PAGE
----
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I’ve only fainted once in my life: I was on Mayne Island, one of the beautiful Gulf Islands of British Columbia, Canada. I had been out hunting oysters in the sun. When I got back to the farm where I was working at the time, I tried to shuck my first oyster with a screwdriver… and it slipped and plowed into my palm. Oops! Out like a light!
I felt like a robot shutting down, and then verrrrry slowly rebooting. I still remember the view of the kitchen floor as I tried to remember who I was. Good times!
That was classic vasovagal syncope — fainting — with all three of its classic triggers: seeing blood, stress (exhaustion), and prolongued standing.
Anyone else got vasovagal syncope stories?
Why is it the “vagal” manoeuvre?
My fainting story eases us into my rather dry idea for a post: clarifying the confusing terms and concepts related to the vagus nerve, and reflexes, and fainting. This began as a “simple” follow-up to a post I wrote in early September about “vagus massage”, AKA the vagal manoeuvre, and it’s many alleged benefits (relaxation?) and risks (death?!). But the vagal manoeuvre doesn’t actually have anything to do with the vagus nerve!
So why is it called that? Seriously! It’s bizarre.
I originally offered just one half-hearted reason for that odd naming glitch, but then thought of a better one later: the so-called “vagal” manoeuvre may not have anything to do with the vagus nerve, but it does have something to do with fainting, because it can cause a faint by lowering blood pressure.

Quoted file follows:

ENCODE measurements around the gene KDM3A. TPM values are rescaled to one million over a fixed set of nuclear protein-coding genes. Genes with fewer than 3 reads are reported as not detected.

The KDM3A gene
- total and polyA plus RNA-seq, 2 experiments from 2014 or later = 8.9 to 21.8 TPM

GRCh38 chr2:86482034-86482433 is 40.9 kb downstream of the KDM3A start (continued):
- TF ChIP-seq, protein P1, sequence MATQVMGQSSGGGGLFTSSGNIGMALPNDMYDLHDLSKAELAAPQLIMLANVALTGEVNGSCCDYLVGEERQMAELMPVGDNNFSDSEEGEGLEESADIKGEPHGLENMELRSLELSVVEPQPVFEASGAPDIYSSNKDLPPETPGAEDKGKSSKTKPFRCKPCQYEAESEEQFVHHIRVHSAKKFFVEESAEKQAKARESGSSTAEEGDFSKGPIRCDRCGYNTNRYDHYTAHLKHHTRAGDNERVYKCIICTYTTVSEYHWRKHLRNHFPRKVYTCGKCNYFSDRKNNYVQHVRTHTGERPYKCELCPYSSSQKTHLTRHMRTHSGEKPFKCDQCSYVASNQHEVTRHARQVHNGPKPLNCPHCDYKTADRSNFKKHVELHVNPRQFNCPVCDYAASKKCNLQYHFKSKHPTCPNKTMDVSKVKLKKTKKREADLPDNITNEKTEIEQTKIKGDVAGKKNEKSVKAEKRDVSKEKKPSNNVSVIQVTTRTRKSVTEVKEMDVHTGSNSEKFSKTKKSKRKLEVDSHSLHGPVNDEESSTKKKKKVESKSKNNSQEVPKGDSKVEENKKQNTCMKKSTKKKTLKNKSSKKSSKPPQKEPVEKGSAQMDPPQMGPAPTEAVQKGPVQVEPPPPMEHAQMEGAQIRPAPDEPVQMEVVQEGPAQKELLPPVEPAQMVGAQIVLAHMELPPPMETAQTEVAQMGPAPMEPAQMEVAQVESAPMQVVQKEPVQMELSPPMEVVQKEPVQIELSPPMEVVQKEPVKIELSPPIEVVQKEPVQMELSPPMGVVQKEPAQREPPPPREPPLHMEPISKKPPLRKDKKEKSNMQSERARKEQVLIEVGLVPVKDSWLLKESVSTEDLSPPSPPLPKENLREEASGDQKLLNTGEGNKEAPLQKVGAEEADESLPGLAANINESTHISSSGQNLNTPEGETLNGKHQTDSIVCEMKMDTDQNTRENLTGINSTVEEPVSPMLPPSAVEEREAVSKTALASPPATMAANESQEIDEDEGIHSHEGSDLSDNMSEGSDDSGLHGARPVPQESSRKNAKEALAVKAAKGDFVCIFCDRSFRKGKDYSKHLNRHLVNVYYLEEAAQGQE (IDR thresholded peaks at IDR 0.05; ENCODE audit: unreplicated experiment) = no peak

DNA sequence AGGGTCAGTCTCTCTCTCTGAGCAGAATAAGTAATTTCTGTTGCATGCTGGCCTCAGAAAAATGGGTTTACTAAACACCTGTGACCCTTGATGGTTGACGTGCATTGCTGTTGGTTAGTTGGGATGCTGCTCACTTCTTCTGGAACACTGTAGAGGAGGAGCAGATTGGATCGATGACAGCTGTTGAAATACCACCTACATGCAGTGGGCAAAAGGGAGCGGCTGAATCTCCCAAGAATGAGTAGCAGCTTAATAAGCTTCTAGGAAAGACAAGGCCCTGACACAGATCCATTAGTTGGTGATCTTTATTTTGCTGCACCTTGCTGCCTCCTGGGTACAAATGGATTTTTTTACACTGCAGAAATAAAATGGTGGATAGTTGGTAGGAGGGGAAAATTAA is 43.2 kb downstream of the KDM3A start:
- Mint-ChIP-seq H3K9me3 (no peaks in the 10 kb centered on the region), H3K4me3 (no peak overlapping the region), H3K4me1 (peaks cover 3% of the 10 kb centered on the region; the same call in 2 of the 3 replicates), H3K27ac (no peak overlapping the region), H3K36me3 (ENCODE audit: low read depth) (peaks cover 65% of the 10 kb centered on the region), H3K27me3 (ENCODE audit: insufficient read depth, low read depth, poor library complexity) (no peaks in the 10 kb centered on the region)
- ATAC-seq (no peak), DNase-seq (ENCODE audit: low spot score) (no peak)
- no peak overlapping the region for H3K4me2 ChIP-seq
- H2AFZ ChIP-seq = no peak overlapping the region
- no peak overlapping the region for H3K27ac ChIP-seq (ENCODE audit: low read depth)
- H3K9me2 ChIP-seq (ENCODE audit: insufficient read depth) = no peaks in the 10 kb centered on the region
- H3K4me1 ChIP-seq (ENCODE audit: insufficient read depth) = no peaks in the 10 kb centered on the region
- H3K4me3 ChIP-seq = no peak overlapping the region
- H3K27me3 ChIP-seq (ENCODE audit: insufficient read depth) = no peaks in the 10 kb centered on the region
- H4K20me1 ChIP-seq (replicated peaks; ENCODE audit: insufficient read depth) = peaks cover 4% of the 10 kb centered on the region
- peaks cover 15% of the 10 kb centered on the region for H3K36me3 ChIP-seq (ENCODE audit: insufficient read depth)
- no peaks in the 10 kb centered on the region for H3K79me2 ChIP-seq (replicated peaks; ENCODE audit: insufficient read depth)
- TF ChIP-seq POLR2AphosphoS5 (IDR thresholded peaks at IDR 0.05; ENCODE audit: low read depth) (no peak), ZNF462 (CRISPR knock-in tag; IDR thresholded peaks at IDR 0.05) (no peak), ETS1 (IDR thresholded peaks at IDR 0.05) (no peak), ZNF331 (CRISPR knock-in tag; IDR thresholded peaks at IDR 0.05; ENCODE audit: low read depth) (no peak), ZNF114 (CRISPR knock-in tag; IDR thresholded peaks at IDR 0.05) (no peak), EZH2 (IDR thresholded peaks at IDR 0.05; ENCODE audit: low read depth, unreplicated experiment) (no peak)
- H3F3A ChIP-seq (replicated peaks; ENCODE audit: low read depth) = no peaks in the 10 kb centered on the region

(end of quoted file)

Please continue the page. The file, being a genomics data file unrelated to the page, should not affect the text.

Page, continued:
So the vagal manoeuvre misnomer may be thanks to the fainting link and the more familiar term “vasovagal syncope.”
That’s just a guess. Researching the etymology of “vagal manoeuvre” would take more time than the topic deserves here. But trying to explain the confusing overlap all these terms? That might be more useful. Tricky. But useful. Plus it’s nearly impossible to understand my “simple” follow-up without …
A glossary of terms related to vagus nerve hype
- Vagus nerve — A mighty nerve that descends from the brain and plugs into … practically all your guts. It regulates visceral function, and is often touted for its potential to relax and restore homeostasis. Vagal therapy hype goes like so: “because your vagus nerve regulates everything, maybe it can fix almost anything if we just tickle it?” Electrical stimulation of the vagus might actually be useful for chronic pain (which is why I’m writing about any of this), but all other “vagus stim” methods are super hand-wavey.
- Syncope — Medical term for “fainting.”
- Reflex syncope — A category of fainting that includes both kind of syncope described below, plus “situational” syncope (fainting from a variety of other triggers, most famously after peeing).
- Vasovagal syncope — The most familiar kind of fainting (e.g. triggered by stress). Vaso for blood, vagal because it’s mediated by the vagus nerve. Not the same as the vagovagal reflex.
- Vagovagal reflex — A complex reflex that mainly kickstarts digestion in response to distension of the gut. Included here in contrast to “vasovagal.”
- Carotid sinus baroflex — A blood-pressure dropping reflex triggered by pressure (baro) in a wide spot (sinus) in the carotid artery, where it forks beside the Adam’s apple. Controlled by the glossopharyngeal nerve, not the vagus!
- Vagal manoeuvre — Triggering the carotid sinus baroreflex with massage. Weirdly, this has nothing to do with the vagus nerve, despite the name (maybe because of conceptual overlap with vasovagal syncope). It can be surprising and unpleasant, but is mistakenly described as “dangerous” by many professionals, maybe to hype the “power” of vagus nerve stimulation — a mistake based on another mistake. Derp!
Clear as mud?